Surprise auction find in old mansion cupboard

Author: Richard Brewster | Posted: 24th February, 2018

When auctioneer Phil Caldwell opened an old cupboard at his latest auction venue – the heritage listed 1874 mansion “Roseneath” at 31 Nepean Highway, Elsternwick – he could not believe his eyes.

There, stashed at the back, was a rare silver emu egg inkstand by German-born silversmith Joachim Wendt (1830-1917), who migrated to Adelaide in 1854.

Recognised at the 1865 New Zealand Exhibition in Dunedin for the quality of his workmanship and design (where he won first prize), Wendt’s silverwork included extravagant naturalistic creations, stylish Edwardian domestic pieces and items that showed restrained Regency taste.

So impressed was the Duke of Edinburgh with the presentation caskets Wendt’s firm produced for his 1867 visit to Adelaide, he appointed him “Jeweller to his Royal Highness” in the South Australian colony.

The National Gallery of Australia exhibits a silver salver he presented in 1870 to E.M. Young and the firm he established still operates to the present day.

“Roseneath”, which has never been renovated, has seen six generations of McMullen’s pass through its doors and is now owned by husband and wife, Peter and Jane.

Phil Caldwell will auction its contents on site from 11am Sunday March 4. 

Peter’s father had purchased the Joachim Wendt emu egg inkstand – that features an Aboriginal holding a spear and emu and kangaroo – in the 1950s for 10 shillings.

Peter himself had little idea of its true value, which according to Phil Caldwell, should bring between $10,000 and $20,000 at auction.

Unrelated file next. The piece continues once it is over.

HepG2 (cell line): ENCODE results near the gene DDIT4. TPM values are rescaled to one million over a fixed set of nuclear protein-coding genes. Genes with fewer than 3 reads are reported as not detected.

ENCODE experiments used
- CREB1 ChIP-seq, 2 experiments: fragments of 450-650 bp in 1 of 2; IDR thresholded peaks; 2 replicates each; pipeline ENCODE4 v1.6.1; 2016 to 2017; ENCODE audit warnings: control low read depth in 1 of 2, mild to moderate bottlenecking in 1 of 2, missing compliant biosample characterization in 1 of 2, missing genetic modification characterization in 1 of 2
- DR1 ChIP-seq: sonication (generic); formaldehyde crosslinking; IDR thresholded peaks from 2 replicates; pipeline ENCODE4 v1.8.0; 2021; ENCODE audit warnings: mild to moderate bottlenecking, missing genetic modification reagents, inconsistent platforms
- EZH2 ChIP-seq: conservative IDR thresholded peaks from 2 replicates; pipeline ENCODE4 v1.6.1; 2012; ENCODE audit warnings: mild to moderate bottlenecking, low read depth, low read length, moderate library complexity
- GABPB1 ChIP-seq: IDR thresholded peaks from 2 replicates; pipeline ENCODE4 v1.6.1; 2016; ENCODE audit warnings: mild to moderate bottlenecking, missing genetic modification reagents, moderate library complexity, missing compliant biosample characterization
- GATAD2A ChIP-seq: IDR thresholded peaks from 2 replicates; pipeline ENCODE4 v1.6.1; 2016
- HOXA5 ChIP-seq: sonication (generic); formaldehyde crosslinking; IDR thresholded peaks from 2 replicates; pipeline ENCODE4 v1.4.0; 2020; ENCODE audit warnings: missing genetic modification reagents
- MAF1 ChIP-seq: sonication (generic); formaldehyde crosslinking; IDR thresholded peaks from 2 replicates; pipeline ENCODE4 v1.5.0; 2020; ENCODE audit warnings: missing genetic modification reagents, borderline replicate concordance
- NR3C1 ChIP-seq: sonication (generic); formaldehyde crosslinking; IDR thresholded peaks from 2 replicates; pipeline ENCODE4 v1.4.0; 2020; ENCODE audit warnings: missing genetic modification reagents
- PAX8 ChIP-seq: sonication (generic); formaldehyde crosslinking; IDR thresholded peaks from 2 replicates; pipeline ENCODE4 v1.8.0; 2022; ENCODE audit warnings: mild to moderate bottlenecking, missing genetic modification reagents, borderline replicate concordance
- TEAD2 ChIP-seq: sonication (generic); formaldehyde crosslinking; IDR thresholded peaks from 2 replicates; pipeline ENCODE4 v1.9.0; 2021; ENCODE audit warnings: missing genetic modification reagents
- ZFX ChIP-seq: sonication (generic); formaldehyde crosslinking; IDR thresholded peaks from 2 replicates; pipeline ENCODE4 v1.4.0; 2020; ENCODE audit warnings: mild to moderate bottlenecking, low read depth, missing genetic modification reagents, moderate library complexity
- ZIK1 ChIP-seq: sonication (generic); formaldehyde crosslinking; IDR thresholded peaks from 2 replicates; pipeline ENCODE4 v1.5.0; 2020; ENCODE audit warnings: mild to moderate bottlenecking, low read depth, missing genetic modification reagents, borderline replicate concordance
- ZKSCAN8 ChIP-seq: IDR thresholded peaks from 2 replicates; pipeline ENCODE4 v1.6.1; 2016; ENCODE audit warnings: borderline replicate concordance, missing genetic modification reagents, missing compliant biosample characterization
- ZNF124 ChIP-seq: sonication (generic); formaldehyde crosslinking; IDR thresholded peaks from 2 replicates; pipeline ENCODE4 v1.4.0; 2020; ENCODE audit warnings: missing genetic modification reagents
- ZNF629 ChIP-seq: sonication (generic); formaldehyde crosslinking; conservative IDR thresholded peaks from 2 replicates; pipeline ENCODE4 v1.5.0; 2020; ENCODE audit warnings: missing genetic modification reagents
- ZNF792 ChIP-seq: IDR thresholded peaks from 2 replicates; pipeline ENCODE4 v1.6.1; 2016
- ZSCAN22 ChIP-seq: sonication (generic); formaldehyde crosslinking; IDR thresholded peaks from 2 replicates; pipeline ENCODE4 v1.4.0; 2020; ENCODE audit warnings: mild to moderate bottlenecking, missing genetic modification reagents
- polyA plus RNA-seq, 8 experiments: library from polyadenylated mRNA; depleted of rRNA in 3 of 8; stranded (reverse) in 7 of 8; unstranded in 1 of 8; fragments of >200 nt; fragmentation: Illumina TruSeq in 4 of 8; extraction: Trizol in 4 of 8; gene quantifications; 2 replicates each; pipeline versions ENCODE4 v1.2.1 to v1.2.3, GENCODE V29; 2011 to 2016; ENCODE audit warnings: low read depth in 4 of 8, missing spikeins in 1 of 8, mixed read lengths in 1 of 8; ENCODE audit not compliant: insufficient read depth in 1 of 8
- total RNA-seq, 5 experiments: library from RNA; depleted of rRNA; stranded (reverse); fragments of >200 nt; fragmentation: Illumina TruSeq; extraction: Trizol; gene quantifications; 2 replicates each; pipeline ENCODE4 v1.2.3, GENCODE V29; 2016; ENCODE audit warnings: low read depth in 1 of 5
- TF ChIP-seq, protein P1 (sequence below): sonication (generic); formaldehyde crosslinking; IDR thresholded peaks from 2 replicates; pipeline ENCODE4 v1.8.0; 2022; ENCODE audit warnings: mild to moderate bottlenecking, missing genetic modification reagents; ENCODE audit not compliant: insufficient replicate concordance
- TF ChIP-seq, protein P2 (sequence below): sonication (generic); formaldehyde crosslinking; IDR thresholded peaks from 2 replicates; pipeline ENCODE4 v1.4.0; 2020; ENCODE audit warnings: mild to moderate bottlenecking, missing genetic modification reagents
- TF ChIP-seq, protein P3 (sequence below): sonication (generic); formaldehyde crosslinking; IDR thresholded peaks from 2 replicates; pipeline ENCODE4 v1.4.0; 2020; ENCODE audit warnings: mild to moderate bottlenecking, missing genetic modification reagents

“An almost identical example resides in Sydney’s Powerhouse Museum collection,” he said.

Caldwell says “Roseneath” is full of interesting and historical items – including stereotype slides, books, boxes of old photographs and music scores – along with quality colonial cedar furniture, paintings, porcelain and 19th century English and French clocks.

Interesting furniture items include a 19th century Australian colonial cedar mirror back hallstand, an Australian colonial three-tier dumb waiter, and an impressive, large and quality mid-Victorian English mahogany eight-door library bookcase.

Among the paintings on offer is a rare early portrait of children with toys by convict artist Charles Costantini, a portrait of Dame Nellie Melba and Sidney Nolan’s 1960s Man in Boat with Nocturnal Sky, an important ripolin on paper work. 

A Paris-born surgeon of Italian descent, in the 1820s Costantini was twice transported to the Australian colonies – first in 1823 to New South Wales for stealing jewellery (where he was pardoned two years later) and again in 1827 to Hobart for thieving two £5 notes shortly after returning to England.

His artistic skill were soon put to work making sketches at the Macquarie Harbour penal colony on Tasmania’s west coast and, after receiving his certificate of freedom in 1834, established a successful portrait and landscape painting business.

Other interesting auction items include a five-carat diamond ring and a Belleek porcelain basket.


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